During the Civil War, the Great Hanging, a controversial trial and hanging of suspected Union loyalists brought the new town to the attention of the state and came close to ripping the county apart. The Great Hanging was a tragic chapter in the history of America's most tragic war. The episode was one of those normal events in an abnormal era. The hangings were symptomatic of an entire nation torn apart by a bloody civil war, a time when death was as common as dirt all across the country, and of a people temporarily governed by fear and hatred; however the people of Gainesville still persevered.
In the decade after the war, the county seat had its first period of extended growth, catalyzed by the expansion of the cattle industry in Texas. Gainesville, only seven miles from the Oklahoma border, became a supply point for cowboys driving herds north to Kansas. Two major cattle trails, the Chisolm Trail and the Shawnee Trail flanked Cooke County, and the cowboys would roar into Gainesville to visit the saloons, get supplies, gamble, and visit the "soiled doves." The merchants of Gainesville reaped considerable benefits from the passing cattle drives. An important gateway into the great grassland empire of Texas, Gainesville became an important hub of commerce and one of the most significant cattle towns in the state.
When the last of the major Indian raids occurred in 1868, the county population began to increase with the arrival of the "Katy" railroad in 1879. Cattle money also financed the construction of the new county courthouse in 1878 and provided much of the tax revenue to support local schools and the building of public roads.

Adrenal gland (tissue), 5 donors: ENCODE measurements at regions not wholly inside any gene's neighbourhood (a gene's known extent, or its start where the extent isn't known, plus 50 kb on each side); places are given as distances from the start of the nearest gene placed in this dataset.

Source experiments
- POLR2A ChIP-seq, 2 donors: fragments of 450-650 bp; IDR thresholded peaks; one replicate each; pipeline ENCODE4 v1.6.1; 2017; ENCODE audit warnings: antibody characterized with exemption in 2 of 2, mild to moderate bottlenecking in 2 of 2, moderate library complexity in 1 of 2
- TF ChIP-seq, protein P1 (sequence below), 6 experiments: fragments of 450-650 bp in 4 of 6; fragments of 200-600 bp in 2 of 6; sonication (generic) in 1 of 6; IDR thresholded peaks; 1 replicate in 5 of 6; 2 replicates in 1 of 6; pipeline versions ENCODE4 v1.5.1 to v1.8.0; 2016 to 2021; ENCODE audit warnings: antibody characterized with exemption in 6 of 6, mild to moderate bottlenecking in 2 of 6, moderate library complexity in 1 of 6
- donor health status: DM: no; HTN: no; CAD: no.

Within 20 years, the population increased from a few hundred to more than 2,000. Gainesville was incorporated on February 17, 1873 and by 1890 was established as a commercial and shipping point for area ranchers and farmers.
In the late 1870s two factors drastically altered the historic landscape of North Central Texas. The first of these was barbed wire. In 1875, Henry B. Sanborn, a regional sales agent for Joseph Glidden's Bar Fence Company of DeKalb, Illinois traveled to Texas. That autumn, he chose Gainesville as one of his initial distribution points for the newly invented barbed wire which his employer had patented the previous year. On his first visit to Gainesville, he sold ten reels of the wire to the Cleaves and Fletcher hardware store – the first spools of barbed wire ever sold in Texas.